The employee would likely qualify for NJESL because they would be caring for a family member during preventive medical care, a permitted reason under the NJSEL. It is unlikely that the employee would qualify for NJFLA leave under these circumstances, however. NJFLA may be available if the child was recommended by a health care provider to quarantine due to suspected exposure to a communicable disease because the child’s presence in the community would jeopardize the health of others (a permitted reason under the NJFLA). Leave may also be available if an employee could establish that they are providing care to a child with a serious health condition (another permitted reason under the NJFLA).

  7. Will employees qualify for NJFLA and NJESL leave if a child’s school is operating on a hybrid model due to COVID-19 (whereby children are to alternate between physical attendance and remote learning)?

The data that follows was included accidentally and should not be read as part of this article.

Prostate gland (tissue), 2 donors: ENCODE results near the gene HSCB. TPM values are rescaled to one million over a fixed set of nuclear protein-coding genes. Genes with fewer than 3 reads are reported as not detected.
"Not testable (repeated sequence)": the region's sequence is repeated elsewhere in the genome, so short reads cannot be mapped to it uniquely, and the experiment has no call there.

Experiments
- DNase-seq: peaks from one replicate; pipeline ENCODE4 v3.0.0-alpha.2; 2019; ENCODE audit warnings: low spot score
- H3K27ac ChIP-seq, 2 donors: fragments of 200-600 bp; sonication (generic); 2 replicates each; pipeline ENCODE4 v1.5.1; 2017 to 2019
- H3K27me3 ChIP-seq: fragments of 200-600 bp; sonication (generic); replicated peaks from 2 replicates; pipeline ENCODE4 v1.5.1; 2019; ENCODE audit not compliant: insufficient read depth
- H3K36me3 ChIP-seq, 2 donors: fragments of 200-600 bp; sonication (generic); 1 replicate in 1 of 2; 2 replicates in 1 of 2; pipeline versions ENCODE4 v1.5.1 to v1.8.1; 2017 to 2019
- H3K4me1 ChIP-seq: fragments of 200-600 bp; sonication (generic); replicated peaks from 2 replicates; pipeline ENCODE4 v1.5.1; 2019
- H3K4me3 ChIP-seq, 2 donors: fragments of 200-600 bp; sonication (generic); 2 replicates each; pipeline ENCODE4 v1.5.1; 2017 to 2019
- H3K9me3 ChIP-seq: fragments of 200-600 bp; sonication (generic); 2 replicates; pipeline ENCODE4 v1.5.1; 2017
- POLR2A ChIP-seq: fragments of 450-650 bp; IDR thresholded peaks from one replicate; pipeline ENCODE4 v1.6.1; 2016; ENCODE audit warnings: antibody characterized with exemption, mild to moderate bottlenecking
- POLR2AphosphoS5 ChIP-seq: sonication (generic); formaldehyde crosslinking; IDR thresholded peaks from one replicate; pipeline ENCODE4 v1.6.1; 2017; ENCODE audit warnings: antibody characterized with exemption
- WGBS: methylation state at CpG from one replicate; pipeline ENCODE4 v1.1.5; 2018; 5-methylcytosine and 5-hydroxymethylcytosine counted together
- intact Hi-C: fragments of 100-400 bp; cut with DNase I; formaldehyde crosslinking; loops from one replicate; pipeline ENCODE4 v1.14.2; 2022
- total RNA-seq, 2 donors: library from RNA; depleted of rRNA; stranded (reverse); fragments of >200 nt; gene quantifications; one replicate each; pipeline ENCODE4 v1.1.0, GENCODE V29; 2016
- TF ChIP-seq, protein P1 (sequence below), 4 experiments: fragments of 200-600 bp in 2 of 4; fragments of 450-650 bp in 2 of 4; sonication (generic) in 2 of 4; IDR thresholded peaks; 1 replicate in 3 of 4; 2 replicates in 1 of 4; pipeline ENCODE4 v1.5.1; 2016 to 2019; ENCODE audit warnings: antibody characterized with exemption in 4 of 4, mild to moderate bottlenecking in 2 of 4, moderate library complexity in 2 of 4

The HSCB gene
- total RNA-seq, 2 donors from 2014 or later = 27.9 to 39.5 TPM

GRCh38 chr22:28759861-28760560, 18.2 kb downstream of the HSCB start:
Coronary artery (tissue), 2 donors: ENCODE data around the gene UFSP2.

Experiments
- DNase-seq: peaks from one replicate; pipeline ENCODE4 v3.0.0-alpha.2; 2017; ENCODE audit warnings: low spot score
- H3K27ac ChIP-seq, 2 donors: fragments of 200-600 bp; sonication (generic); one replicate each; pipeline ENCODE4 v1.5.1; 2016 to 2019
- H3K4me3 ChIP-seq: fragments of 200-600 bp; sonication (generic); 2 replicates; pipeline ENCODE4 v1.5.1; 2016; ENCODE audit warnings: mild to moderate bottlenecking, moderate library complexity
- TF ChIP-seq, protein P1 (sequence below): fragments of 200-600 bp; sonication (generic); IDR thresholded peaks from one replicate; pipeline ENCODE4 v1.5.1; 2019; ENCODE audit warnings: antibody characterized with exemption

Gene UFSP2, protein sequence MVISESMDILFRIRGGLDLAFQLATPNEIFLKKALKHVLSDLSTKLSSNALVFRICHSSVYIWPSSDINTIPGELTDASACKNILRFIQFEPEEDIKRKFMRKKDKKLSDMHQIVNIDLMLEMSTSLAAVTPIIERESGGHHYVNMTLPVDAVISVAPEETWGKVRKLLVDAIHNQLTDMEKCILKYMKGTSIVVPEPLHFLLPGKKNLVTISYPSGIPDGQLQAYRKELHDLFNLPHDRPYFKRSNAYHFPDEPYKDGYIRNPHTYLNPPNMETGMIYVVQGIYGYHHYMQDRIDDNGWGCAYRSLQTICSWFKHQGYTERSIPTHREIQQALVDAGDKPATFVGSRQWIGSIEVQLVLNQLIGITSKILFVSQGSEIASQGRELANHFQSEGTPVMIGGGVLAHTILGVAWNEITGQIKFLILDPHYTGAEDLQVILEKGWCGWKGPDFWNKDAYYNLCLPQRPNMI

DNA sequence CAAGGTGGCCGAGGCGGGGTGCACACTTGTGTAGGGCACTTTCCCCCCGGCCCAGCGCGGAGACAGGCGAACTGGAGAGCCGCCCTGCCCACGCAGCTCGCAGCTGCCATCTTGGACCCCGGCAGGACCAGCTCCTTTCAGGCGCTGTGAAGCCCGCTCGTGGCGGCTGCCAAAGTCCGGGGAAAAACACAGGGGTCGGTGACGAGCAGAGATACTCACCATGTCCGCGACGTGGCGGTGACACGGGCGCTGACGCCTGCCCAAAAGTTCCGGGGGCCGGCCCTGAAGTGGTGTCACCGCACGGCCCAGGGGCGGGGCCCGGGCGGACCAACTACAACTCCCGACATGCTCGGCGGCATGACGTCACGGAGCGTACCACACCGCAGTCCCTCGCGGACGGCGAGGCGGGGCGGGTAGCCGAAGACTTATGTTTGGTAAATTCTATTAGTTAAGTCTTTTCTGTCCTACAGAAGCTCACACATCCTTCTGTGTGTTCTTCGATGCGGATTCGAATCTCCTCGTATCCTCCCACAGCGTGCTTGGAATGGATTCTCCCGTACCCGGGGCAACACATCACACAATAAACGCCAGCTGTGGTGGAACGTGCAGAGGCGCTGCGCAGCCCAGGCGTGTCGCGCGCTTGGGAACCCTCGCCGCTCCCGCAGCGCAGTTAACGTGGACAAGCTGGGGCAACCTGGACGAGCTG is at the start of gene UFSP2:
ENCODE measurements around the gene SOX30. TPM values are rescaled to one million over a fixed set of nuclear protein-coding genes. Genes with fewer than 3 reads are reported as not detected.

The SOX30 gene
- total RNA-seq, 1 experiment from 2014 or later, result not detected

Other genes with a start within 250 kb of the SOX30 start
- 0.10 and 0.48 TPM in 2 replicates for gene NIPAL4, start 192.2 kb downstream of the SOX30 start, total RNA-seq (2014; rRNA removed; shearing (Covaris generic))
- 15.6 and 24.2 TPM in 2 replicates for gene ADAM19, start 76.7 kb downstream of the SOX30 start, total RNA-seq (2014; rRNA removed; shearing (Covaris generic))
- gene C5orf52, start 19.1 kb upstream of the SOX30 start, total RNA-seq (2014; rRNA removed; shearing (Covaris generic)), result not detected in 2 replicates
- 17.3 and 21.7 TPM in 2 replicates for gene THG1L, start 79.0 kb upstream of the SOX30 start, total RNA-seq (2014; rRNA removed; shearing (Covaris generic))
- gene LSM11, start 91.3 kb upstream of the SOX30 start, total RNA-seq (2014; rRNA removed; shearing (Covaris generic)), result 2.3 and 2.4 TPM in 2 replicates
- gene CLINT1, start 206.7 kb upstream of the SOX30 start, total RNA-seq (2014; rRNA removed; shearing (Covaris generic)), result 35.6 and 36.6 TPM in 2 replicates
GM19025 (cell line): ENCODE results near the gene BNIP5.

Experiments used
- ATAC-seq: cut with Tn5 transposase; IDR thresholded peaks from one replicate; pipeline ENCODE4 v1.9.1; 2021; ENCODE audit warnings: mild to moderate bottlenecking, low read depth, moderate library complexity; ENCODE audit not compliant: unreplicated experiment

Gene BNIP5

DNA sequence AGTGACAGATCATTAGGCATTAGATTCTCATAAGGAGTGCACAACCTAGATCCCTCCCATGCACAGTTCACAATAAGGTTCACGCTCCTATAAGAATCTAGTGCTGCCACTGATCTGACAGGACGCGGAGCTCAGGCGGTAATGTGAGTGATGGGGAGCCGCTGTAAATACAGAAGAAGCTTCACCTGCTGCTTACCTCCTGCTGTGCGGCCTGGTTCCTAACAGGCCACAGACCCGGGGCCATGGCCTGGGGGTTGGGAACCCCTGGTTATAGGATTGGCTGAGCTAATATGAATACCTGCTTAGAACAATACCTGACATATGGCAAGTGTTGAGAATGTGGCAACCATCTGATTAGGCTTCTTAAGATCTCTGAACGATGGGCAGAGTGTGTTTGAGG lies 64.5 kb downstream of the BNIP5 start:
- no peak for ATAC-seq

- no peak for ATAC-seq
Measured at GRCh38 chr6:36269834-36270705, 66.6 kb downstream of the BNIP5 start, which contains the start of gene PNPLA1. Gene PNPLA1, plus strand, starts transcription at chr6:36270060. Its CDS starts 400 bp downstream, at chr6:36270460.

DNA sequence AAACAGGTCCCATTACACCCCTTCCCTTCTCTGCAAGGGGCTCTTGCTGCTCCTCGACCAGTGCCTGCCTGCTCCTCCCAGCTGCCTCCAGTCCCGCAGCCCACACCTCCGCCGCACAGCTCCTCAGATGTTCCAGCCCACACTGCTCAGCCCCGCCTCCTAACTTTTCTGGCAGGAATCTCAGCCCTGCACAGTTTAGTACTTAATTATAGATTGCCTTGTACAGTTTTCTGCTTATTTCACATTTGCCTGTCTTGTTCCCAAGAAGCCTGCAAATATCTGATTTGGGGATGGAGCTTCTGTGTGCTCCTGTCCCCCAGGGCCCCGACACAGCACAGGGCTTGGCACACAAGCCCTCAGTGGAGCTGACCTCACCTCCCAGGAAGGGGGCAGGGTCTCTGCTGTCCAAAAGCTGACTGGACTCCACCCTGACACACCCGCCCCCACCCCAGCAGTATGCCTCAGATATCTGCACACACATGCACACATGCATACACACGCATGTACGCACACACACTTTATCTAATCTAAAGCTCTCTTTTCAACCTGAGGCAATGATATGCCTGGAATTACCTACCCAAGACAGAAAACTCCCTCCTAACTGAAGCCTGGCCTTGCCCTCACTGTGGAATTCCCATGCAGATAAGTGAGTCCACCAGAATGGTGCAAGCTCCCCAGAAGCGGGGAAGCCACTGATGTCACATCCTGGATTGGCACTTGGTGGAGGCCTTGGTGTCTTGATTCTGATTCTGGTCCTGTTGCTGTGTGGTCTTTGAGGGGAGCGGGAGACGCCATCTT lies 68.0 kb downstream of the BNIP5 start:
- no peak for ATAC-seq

Likely yes. While this scenario is not specifically addressed in the statutes, one would argue that the child’s school is technically “closed” to that child on the days when the child is required to participate via remote learning.

  8. Would an employee qualify for NJFLA and NJESL leave if the child’s school is open but the child’s before or after school program is closed?
    Likely yes. While “place of care” is not defined in the statutes, there is no good reason why the phrase should be narrowly construed. By definition, a child’s before or after school program is a “place of care.” The USDOL, for example, has construed the term broadly for purposes of the FFCRA, defining it as a physical location in which care is provided for the child, including day care facilities, preschools, before and after school care programs, schools, homes, summer camps, summer enrichment programs, and respite care programs.